2. I forgot to mention, I also tried to make shanghai noodles, but the noodles ended up burning, sticking to the pot or they didn't cook at all.

                                            9 Replies
                                            1. re: UnrealCaker

                                              Did you use the dried noodles that you boil, or the fresh noodles? I've had better success with the dried ones that you boil (like pasta) than with the fresh ones.

                                              1. re: ursy_ten

                                                yes and it didn't turn out well, was I suppose to let the boiled noodles dry up a bit before stir frying them or used the dried pasta?

                                                1. re: UnrealCaker

                                                  Have you thought of taking a cooking class? They can be really helpful and the skills transfer to different dishes.

                                                  1. re: UnrealCaker

                                                    I'm thinking maybe you overcooked them, it's easy to do.
                                                    Dried noodles are also a bit more forgiving, in my experience.

                                                    It can be confusing though - there are so many different brands and types out there. I think it's a lot of trial and error until you find the noodle that you like best.

                                                    1. re: UnrealCaker

                                                      Well, two things. First, what kind of a wok do you use to fry your Shanghai noodle? You will either need a Teflon nonstick wok or better yet a carbon steel/cast iron wok. A stainless steel wok will be tough.

                                                      <was I suppose to let the boiled noodles dry up a bit before stir frying them or used the dried pasta?>

                                                      Not the fully dried pasta for sure. Somewhere in the middle. For stir fried noodle (assuming you are doing stir fry), try to boil the dried noodle, but not thoroughly. You boil the noodle just enough so that it starts to soften and feel tender, but still feel a bit stiff and dried. Then take it out, drain, and stir fry. If necessary, oiled the partially cooked noodle before putting it into the wok.

                                                      In other words, boil your noodle about 30%-50% done before putting it into your wok for stir fry. In fact, it is better on err on the side of undone (drier) because you can ALWAYS add more liquid latter during the stir fry step.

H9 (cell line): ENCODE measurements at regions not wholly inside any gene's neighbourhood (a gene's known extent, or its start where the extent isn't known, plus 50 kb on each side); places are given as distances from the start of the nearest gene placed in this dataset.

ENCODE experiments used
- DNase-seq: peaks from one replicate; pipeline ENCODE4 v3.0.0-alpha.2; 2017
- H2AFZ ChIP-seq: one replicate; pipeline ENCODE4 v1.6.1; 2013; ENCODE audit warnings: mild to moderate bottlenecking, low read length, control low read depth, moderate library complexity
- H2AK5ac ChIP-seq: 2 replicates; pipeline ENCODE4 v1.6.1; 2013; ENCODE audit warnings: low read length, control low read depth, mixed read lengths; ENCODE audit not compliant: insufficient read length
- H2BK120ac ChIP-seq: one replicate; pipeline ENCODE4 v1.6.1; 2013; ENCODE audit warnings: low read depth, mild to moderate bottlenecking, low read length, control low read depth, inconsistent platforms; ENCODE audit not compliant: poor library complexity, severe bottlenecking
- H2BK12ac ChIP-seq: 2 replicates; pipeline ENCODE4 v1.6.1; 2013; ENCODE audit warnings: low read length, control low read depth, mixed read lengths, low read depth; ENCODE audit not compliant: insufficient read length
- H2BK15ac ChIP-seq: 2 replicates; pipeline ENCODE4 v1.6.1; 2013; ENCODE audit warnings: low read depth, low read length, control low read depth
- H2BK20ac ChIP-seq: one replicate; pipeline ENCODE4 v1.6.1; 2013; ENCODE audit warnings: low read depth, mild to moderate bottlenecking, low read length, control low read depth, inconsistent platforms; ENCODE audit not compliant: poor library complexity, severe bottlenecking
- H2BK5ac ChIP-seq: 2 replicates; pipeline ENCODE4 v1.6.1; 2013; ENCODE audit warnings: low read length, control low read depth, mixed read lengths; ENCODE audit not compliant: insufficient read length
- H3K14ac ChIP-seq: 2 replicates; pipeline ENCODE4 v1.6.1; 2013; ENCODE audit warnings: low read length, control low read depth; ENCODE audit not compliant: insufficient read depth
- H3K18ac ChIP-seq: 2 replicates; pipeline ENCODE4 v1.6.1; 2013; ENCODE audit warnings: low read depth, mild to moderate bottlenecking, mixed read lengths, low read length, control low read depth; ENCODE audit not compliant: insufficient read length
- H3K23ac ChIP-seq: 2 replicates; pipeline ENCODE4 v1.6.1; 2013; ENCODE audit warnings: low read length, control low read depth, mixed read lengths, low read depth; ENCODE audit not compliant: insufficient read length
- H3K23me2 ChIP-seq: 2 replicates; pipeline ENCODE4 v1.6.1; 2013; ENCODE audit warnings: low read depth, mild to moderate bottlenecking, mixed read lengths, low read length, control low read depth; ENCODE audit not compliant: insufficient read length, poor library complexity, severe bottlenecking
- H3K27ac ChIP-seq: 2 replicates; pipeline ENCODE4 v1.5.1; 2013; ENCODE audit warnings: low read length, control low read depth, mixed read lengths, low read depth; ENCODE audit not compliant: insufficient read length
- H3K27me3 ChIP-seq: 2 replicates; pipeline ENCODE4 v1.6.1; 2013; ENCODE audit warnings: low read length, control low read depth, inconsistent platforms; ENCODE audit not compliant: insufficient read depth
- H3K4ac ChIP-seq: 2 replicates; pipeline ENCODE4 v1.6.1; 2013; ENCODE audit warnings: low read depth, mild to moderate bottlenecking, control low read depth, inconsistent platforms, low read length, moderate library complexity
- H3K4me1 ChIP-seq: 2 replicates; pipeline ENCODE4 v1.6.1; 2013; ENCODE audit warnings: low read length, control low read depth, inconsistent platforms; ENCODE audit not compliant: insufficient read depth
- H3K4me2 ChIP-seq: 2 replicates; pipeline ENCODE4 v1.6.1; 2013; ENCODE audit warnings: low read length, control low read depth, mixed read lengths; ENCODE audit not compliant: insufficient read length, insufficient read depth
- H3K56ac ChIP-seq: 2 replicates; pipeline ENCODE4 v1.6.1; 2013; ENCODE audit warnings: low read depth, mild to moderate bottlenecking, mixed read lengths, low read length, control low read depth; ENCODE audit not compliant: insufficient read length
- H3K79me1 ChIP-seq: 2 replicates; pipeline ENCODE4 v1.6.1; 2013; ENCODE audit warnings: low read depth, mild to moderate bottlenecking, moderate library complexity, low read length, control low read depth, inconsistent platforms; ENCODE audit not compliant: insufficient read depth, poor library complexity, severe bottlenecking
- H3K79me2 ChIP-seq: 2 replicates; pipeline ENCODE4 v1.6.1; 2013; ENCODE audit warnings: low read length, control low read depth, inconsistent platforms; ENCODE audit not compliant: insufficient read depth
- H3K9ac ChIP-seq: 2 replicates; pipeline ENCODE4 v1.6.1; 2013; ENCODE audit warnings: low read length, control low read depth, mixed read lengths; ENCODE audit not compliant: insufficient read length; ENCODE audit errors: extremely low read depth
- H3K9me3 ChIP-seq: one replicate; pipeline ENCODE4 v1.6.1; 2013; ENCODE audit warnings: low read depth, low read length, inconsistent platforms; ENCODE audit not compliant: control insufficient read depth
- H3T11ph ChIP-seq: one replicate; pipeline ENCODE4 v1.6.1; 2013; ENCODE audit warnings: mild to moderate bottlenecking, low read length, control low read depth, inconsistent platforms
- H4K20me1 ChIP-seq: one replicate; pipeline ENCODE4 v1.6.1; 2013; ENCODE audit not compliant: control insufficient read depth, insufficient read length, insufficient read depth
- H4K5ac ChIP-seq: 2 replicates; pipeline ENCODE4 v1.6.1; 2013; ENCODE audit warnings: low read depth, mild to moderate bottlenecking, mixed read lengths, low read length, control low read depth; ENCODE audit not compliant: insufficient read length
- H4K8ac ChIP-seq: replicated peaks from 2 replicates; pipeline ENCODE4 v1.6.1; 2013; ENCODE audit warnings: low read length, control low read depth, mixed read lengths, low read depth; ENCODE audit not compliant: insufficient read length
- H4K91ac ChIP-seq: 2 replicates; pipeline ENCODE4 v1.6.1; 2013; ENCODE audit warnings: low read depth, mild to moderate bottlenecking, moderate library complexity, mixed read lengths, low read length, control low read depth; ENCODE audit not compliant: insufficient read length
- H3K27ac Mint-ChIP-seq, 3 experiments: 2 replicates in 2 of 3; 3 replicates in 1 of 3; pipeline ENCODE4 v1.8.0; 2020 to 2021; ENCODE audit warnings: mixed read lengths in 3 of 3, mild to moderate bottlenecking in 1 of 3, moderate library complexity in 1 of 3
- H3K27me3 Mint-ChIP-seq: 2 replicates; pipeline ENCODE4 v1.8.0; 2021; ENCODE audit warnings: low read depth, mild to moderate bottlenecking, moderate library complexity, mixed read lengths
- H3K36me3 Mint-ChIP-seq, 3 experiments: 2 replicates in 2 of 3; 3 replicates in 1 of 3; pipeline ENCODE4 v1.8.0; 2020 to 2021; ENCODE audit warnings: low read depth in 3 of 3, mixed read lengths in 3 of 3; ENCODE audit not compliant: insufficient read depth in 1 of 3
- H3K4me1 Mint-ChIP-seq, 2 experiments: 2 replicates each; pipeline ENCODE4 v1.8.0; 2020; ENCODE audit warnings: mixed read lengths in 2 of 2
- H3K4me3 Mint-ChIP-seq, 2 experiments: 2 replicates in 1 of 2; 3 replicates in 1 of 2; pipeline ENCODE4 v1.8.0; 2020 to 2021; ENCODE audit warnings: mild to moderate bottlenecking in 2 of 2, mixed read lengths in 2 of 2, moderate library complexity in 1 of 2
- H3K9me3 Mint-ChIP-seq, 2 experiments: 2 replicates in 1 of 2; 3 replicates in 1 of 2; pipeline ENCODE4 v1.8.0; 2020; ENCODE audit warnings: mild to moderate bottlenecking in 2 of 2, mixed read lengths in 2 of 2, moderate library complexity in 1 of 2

Finally, you can learn to stir fry the noodle with your pair of chopstick. Is it necessary? No, but it help for some people.

                                                      1. re: Chemicalkinetics

                                                        Chopsticks? Now there's a utensil I've yet to master, despite many efforts. It's so embarrassing when I ask for a fork at a Chinese restaurant. I sometimes think I'm the only person in the world who can't handle chopsticks.

                                                        Can't whistle worth a damn, either, but that's another thread. :0

                                                        1. re: DuffyH

                                                          :) You don't need to know how to use chopsticks (to grab food) to use them for stir frying. The idea is similar to like tossing salad with salad forks -- kind of.

                                                          The chopsticks help to prevent the noodle threads sticking together. A challenge of using a turner or spoon to stir fry is that some people have a tendency to push the noodle together and form one sticky noodle ball. Chopsticks have to separate them during the stir fry process. Again, it is not necessary, but it is a nice tool to try.

                                                          I think a wooden fork will probably work well.

                                                          1. re: Chemicalkinetics

                                                            Like salad forks? No problem, that I can do. I'll git it a try. :)

                                                        2. re: Chemicalkinetics

                                                          My GF is Chinese - moved to the US 6 yrs ago - She stir fries noodles with chopsticks - in my carbonsteel wok to very good results.

                                                  2. Too little heat from your stove? 15000 BTU minimum IMO. Are you using a carbonsteel wok? Good quality oil? IF you can get these three things correct - you are on your way ... Good luck.

                                                    1. In addition to all of the great suggestions posted, consider finding a good source of Chinese cooking videos and watch to improve your technique. I feel I can make decent home Chinese food but when I wanted to improve my indian food, I started watching videos and have learned a lot.

                                                      1. I have no idea what wok I use but all I know I got it from some cheap discount/99 cents store so I'm guessing the quality isn't very good, I need more than 1 wok anyway and I'll look for those wok cooking rings.

                                                        3 Replies
                                                        1. re: UnrealCaker

                                                          <I have no idea what wok I use but all I know I got it from some cheap discount/99 cents store so I'm guessing the quality isn't very good>